While a proposed measure that would have given state officials more tools to help secure elections has bogged down in the Senate, four members of that body’s Intelligence Committee are pressuring a major manufacturer of electronic voting machines to allow independent tests of their products by election agencies and to work with researchers to assess the security of the machines.
In a letter sent to the president and CEO of Election Systems & Software, a maker of voting machines used in many states, a bipartisan group of senators expressed concerns about the company’s reaction to the Voting Village hacking contest at the DEF CON security conference earlier this month. The Voting Village gave participants the opportunity to get their hands on various electronic voting machines, look for vulnerabilities, and see whether they could find ways around the defenses on the machines. Before DEF CON, ES&S officials sent a FAQ to customers, informing them of the contest and somewhat downplaying any negative results that might come from it.
There were plenty of successes against various machines and voting sites during the Voting Village exercise, including some by kids as young as eight years old. The exercise takes place in a controlled environment, but the machines involved are the same ones used in actual elections around the country. In their letter to ES&S President and CEO Tom Burt, the senators said they are “concerned that ES&S and other election system providers may not be prepared for the growing threats to our elections.”
The letter came from Sens. Kamala Harris (D-Calif.), Mark Warner (D-Va.), Susan Collins (R-Maine), and James Lankford (R-Okla.), all members of the Senate Select Committee on Intelligence. The lawmakers asked Burt to take the issues raised during DEF CON seriously and to commit to independent security testing of the company’s machines.
“The reality of these unprecedented security risks was on full display at the DEF CON cybersecurity conference, where researchers at the ‘Voting Village’ successfully probed a variety of electronic equipment used to administer elections. We are disheartened that ES&S chose to dismiss these demonstrations as unrealistic and that your company is not supportive of independent testing. We believe that independent testing is one of the most effective ways to understand and address potential cybersecurity risks,” the letter, sent Aug. 22, says.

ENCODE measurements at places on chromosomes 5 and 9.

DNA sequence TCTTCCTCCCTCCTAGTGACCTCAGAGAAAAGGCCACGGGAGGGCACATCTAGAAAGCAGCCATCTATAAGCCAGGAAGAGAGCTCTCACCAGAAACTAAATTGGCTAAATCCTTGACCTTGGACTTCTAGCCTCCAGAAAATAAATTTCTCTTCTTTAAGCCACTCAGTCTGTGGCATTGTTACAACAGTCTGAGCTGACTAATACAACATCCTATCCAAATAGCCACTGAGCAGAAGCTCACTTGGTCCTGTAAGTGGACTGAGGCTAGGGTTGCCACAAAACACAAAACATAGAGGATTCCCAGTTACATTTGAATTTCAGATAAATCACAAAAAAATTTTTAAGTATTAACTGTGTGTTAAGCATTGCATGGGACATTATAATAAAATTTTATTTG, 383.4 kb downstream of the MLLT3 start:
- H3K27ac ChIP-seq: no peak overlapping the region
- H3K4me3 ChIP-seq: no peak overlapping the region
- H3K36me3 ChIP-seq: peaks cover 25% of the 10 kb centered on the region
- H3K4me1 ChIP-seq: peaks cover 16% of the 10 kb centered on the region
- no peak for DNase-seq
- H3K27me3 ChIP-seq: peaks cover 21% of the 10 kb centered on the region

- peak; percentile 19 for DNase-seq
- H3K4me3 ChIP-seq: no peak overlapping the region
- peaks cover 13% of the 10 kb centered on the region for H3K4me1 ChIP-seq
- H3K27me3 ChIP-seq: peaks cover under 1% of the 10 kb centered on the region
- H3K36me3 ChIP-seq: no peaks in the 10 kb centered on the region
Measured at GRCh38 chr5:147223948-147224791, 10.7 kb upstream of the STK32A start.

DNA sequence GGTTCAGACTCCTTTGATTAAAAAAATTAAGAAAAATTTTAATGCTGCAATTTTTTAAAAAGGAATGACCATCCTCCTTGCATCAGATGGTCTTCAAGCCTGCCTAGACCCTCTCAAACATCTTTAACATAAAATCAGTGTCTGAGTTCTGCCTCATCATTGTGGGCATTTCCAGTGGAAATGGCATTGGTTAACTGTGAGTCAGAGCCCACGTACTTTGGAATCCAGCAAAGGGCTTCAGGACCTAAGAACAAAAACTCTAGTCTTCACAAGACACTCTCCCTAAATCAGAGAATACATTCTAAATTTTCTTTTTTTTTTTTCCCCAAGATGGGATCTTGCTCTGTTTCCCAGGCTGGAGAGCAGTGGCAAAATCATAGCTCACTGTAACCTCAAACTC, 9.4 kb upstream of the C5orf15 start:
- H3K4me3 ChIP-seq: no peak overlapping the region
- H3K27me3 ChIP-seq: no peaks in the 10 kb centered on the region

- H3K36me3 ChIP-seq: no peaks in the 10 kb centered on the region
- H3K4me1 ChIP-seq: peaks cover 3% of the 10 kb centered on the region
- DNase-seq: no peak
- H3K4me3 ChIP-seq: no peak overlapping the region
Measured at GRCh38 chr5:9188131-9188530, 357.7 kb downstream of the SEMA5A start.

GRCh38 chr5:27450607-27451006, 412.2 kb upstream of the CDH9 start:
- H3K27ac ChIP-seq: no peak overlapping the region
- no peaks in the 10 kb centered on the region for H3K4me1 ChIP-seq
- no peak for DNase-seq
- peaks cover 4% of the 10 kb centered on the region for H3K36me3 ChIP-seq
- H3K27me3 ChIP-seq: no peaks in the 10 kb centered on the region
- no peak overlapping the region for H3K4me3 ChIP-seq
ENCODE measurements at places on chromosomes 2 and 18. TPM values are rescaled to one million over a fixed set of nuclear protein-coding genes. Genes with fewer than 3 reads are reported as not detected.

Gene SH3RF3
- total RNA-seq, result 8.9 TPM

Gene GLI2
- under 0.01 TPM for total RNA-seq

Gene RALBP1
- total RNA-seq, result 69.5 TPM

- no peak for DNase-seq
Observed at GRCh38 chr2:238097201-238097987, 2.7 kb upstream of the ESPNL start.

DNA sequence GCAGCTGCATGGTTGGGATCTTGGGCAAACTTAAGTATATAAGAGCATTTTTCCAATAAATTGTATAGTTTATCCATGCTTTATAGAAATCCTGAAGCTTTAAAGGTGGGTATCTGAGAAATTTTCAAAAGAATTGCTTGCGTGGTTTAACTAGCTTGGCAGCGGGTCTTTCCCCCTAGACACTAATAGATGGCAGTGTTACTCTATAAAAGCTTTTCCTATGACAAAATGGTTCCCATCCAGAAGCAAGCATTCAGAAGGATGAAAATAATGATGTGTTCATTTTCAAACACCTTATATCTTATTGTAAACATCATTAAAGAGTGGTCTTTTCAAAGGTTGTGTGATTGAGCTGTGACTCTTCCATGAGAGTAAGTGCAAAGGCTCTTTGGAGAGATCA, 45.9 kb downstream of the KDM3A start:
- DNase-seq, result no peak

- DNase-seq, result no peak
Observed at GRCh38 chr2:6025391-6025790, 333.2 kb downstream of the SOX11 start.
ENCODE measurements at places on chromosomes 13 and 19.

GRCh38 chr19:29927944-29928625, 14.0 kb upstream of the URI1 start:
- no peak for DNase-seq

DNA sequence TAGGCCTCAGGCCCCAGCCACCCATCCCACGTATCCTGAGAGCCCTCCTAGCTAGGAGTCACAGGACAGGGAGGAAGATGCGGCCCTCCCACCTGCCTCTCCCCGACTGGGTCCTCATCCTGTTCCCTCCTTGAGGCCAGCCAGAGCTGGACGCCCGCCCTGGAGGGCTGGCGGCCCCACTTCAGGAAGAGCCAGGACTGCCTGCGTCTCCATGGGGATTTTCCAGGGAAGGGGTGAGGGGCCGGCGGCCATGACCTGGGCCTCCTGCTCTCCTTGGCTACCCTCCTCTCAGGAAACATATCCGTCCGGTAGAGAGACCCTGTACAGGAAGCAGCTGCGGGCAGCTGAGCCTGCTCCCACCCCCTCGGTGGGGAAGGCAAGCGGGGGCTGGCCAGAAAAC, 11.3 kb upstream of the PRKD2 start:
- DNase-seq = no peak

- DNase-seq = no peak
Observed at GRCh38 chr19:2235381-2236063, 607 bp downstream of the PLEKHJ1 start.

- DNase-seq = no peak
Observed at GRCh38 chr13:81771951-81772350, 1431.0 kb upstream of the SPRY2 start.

“Currently, there are significant barriers that prevent states from working with independent, qualified, good faith researchers."
The history of the relationship between security researchers and voting-machine manufacturers is long and often contentious. In 2004 a team of researchers from several universities found significant security weaknesses in the software of a Diebold electronic voting machine, and many other researchers have had similar success against other manufacturers’ machines over the years. A number of security experts have been advocating for a return to paper ballots, which are considered more secure and more difficult to tamper with than electronic voting records. In June, Sen. Ron Wyden (D-Ore.) introduced a bill that would require paper ballots for all federal elections.
In their letter to Burt of ES&S, the senators ask that the company make it easier for both election agencies and security researchers to get access to voting machines for testing, and to allow researchers to share their results publicly without fear of reprisal. Electronic voting machines are expensive and can be difficult for researchers to obtain.
“Currently, there are significant barriers that prevent states from working with independent, qualified, good faith researchers to conduct cybersecurity testing on election systems. States are often unable to procure systems at a reasonable cost before entering long-term contracts with vendors,” the letter says.
“Most researchers are unable to procure systems from vendors for testing, no matter how trustworthy and well-resourced they are. In addition, legal ambiguities about contracts and software licensing chill this valuable practice. Furthermore, we believe that urging the Copyright Office to limit good faith cybersecurity testing on election systems under the Digital Millennium Copyright Act is harmful to this effort.”
Also this week, a Senate bill that would allow state election officials to get access to threat intelligence stalled without any real explanation. The bill was sponsored by Lankford and also would allow state officials to share information with each other about election threats.